It is for this reason that IBM has worked hard to now show the world that if one could only build the key features belonging to a given neural network directly in silicon, it could increase the efficiency of the neural networks 100 times over.
Some believe that if manufacturers do build chips in such a manner, it might actually turbocharge fields such as machine learning for the many coming years.
The chip from IBM mimics the synapses.
What do synapses do?
They help to connect individual neurons to other individual neurons in the human brain.
Of course, the chip from IBM is still just a neural network that some researchers have written in software.
If researchers want to take advantage of any synaptic connection’s strength, they need to tune the neural network so that it is able to learn.
In the case of a human brain, such kind of activity takes the form of the synaptic connections withering or growing over time.
Researchers can easily reproduce such happenings in software.
But so far, they have found it infuriatingly difficult to do the same with hardware.
That is another reason why the new IBM chip could prove to be very important.
Researchers working at IBM have actually demonstrated how their microelectronic synapses worked in Nature (a journal) with the help of a research paper.
One doesn’t need to spend a lot of time in order to figure out that their new approach actually took inspiration from other fields such as neuroscience.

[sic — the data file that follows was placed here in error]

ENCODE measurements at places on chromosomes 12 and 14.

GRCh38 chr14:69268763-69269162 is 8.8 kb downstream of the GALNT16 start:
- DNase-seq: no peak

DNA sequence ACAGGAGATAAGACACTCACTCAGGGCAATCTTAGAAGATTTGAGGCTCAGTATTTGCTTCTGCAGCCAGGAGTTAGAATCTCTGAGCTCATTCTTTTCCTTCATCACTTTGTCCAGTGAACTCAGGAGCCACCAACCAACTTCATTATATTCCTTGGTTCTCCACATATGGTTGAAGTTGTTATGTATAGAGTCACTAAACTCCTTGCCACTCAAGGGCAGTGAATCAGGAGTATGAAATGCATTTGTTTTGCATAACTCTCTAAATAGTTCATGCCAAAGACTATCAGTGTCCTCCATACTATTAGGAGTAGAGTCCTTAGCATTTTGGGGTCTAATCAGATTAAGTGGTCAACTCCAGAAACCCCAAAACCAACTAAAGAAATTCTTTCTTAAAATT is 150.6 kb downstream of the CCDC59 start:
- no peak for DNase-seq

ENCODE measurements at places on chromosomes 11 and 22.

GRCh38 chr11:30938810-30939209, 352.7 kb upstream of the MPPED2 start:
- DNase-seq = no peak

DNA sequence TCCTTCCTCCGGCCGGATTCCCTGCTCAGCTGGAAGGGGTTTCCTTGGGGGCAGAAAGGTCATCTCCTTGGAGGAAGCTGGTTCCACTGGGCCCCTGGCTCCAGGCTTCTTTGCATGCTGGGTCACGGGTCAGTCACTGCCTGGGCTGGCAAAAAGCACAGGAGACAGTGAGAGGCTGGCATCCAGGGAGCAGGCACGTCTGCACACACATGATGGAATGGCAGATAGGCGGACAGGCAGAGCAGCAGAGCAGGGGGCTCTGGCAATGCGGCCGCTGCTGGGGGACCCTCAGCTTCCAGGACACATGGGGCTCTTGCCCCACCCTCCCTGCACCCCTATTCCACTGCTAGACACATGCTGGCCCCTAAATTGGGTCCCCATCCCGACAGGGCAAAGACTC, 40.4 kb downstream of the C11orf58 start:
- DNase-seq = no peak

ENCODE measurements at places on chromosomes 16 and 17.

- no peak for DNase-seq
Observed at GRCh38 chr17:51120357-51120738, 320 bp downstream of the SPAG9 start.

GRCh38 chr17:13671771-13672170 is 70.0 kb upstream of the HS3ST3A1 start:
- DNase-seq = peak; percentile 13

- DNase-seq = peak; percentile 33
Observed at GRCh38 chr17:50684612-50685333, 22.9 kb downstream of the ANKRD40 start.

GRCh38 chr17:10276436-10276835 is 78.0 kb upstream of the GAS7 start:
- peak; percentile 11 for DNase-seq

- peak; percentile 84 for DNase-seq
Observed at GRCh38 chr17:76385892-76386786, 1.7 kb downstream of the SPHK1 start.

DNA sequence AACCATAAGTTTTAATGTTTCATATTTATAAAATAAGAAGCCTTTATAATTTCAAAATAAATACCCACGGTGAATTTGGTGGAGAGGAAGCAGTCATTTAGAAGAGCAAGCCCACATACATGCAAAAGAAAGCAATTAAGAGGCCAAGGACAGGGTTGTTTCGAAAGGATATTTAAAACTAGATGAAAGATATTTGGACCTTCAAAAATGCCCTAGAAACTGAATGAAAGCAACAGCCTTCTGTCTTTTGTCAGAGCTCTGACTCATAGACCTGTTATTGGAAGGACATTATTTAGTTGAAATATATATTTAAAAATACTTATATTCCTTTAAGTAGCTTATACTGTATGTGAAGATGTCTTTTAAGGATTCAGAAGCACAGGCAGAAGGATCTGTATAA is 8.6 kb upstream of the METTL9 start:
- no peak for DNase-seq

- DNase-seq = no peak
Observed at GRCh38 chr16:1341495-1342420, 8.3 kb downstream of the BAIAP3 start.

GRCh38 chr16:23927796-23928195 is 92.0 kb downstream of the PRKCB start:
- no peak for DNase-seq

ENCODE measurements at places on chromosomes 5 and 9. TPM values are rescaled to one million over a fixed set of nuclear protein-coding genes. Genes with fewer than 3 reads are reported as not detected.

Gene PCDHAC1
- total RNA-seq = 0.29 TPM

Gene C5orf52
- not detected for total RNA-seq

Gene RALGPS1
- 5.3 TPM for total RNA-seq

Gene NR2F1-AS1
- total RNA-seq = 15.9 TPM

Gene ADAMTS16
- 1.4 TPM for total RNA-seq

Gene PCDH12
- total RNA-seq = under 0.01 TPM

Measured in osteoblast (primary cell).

In other words, IBM researchers made use of two types of synapses.
The first, long-term synapses which are basically used for memory.
The second, short-term ones which are used for computation.
Such methods are able to address several key issues.
The most notable of those key issues is accuracy.
The lack of accuracy, along with other issues, have managed to bedevil all previous efforts of researchers who have tried to use silicon in order to build artificial neural networks.
This is according to a researcher who works at the National Institute of Standards and Technology, Michael Schneider.
Schneider is currently researching computer hardware that is neurologically inspired.
Researchers have actually tested the new type of artificial neural network.
They used the relevant components of two simple and straightforward image-recognition tasks.
These tasks were as follows,
- Color image classification
What did the researchers find?
They found that the new neural network system showed exactly the same accuracy in its work as a deep neural network that was based on software.
Moreover, the new neural network only consumed 1 percent of the energy that the software-based neural network consumed while performing the same task.
Researchers believe that such kinds of discoveries won’t just help the field of artificial intelligence.
If engineers are able to scale the production of such neural networks to commercial levels then it could, as a matter of fact, indicate one of IBM’s big bets.
It is true that IBM, as a company, doesn’t really sell any computer chips.
But despite that, the company has continued to pour resources into efforts that might lead to some reinvention in computer hardware.
The company has hoped that some new but fundamentally different types of microelectronic hardware components might assist in providing the impetus for the industry to realize its next wave of big advances.
IBM may have come up with a technique that could prove as the first step towards that goal.
The company might just have made machine learning exponentially more energy efficient.
And because of that efficiency, it might have made it easy for engineers to deploy machine learning capabilities on small devices such as smartphones and tablets.
According to Schneider, a factor of 100 in areas such as energy efficiency and that too in training speed for completely connected layers certainly seemed, to him, full worth the effort of going in further.